Blockchain venture capital fund NextBlock Global has announced that it will step down from a planned public offering due to false claims about the company which may have misled investors.
The news is a blow to NextBlock founder and rising star of the blockchain space, Canadian Alex Tapscott, but it’s also a warning to potential investors about the perils of investing in hot money situations like blockchain.
“As a young company, we have stumbled in our efforts to take our company public and we will work hard to rebuild the trust of those we have disappointed,” reads a statement released yesterday by NextBlock. “Going forward, we remain as confident and excited as ever about the promise of blockchain technology.”
The revelations stem from a report last week by Forbes which found that the company had sent out an investor document that spoke of four individuals that it said were working as advisors for NextBlock, although when questioned none of them said they were acting in that capacity. The four are all said to be high-profile members of the blockchain community, including entrepreneur Vinny Lingham and Dmitry Buterin, father of Ethereum co-founder Vitalik Buterin.
As a result, the public offering’s two major underwriters, CIBC and Canaccord Genuity, haveboth pulled out from the deal, through which NextBlock was hoping to raise $100 million for acquiring blockchain related assets.
In response to the allegations, Tapscott is reported to have claimed that the four names had been added to an early draft of the investor deck which was erroneously sent out by brokers to prospective investors before getting confirmation about the advisor’s list.
When pressed on the issue by Forbes, Tapscott —who with his father Don Tapscott wrote the influential book, “Blockchain Revolution: How the Technology Behind Bitcoin is Changing Money, Business and the World,” and founded earlier this year the Blockchain Research Institute in Toronto— seemed to downplay the situation.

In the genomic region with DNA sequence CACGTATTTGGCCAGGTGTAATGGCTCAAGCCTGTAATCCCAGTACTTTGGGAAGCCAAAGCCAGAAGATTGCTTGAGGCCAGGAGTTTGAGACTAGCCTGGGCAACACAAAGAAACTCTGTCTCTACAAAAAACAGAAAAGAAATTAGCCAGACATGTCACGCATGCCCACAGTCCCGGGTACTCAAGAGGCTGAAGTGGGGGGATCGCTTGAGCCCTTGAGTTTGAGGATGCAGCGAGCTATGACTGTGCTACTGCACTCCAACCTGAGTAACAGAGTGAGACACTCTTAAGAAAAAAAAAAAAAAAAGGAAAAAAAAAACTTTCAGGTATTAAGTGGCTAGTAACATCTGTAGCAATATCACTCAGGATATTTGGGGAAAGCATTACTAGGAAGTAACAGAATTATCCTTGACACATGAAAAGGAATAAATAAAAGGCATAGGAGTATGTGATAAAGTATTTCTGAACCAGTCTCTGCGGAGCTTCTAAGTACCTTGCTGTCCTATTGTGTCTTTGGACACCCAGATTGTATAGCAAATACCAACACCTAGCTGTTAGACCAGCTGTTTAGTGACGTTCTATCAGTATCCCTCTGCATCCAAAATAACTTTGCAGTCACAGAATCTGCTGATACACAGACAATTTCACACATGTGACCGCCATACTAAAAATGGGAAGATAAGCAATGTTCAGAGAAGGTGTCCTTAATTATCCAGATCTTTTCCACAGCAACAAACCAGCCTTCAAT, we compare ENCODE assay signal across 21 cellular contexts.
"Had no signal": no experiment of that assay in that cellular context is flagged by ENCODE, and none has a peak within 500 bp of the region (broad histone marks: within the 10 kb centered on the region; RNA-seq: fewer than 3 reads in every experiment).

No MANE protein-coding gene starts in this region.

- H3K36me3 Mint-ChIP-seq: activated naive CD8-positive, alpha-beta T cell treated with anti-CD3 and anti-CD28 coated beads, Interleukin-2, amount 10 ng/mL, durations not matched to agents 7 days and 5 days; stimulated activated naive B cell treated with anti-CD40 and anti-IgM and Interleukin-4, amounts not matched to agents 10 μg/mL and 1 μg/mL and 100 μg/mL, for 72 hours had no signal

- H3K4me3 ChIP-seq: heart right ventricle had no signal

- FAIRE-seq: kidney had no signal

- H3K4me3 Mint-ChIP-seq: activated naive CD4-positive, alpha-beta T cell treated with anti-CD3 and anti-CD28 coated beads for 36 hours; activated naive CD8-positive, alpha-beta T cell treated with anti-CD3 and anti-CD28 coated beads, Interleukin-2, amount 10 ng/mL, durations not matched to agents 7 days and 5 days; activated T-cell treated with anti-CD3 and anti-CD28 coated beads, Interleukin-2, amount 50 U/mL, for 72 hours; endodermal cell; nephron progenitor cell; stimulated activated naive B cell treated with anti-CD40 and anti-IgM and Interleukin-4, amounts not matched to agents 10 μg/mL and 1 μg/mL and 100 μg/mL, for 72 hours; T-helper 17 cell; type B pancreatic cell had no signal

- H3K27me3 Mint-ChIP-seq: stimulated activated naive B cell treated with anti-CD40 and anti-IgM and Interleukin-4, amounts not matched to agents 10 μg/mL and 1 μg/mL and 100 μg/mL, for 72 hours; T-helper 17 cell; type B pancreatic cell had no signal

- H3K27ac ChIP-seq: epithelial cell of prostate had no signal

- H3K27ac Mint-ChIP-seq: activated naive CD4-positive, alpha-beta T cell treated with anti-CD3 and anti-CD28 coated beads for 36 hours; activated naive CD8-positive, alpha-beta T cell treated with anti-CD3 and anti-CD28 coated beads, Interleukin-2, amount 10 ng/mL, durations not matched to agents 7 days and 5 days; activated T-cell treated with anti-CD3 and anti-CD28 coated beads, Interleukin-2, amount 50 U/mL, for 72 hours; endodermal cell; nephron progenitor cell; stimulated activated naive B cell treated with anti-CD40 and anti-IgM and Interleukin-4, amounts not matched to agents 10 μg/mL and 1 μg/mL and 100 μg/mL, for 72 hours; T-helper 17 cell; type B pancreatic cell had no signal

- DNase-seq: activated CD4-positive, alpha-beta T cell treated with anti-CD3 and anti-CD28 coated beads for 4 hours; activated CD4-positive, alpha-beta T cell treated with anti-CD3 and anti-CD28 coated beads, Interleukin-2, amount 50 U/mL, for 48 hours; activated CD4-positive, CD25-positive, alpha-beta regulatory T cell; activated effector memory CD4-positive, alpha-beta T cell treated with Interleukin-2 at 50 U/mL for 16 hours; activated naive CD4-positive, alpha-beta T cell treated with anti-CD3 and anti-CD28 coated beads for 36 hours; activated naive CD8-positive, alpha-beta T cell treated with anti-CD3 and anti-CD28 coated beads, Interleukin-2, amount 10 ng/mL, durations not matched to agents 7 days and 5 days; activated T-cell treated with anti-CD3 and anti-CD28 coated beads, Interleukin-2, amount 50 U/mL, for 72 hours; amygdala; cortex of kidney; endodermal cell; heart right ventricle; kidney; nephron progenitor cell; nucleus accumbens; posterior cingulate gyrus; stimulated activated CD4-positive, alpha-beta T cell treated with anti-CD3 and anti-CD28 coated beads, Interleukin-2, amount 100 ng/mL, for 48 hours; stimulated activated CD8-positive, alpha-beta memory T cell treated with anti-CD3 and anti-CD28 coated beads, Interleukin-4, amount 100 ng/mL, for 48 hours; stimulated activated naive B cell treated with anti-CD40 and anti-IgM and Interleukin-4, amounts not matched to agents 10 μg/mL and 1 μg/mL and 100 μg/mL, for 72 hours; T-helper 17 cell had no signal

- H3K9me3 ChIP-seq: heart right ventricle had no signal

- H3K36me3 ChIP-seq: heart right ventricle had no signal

“This is all so ridiculous, because I’m not raising money on the back of these advisors,” said Tapscott. “I currently have an order book for this financing of $250 million. To me that’s really the big story. None of the folks have invested based on the people who are in the deck, including obviously the ones who agreed to be advisors to the company.”
The misrepresentation may not be the first for Tapscott, says the Forbes story, as the initial announcement for the Blockchain Research Institute reportedly contained the claim that blockchain specialist Andreas Antonopoulos was a “proposed faculty” member at the Institute, something which Antonopoulos has said is false.
The newly developing field of blockchain technology — of which Bitcoin and othercryptocurrencies are but one application — has unlimited potential, say its proponents, to change not just banking and commerce but other fields such as insurance in which trust and authentication require, under traditional structures, a centralized authority such as a bank or monetary system. Blockchain aims to do away with the proverbial middleman and allow for more decentralized, more efficient transactions, creating a new Internet of Value. That promise has led to a gold rush-like wave of investment in the space, where currently there are more than 120 cryptocurrency hedge funds, for example.
Last week, news broke that a class-action lawsuit had been filed in a California state court against the founders of Tezos, a blockchain venture which raised $232 million this past July in one of the largest initial coin offerings (ICO) ever recorded. The suit claims that Tezos violated United States securities laws and defrauded participants, in part by not issuing any digital coins through its ICO.
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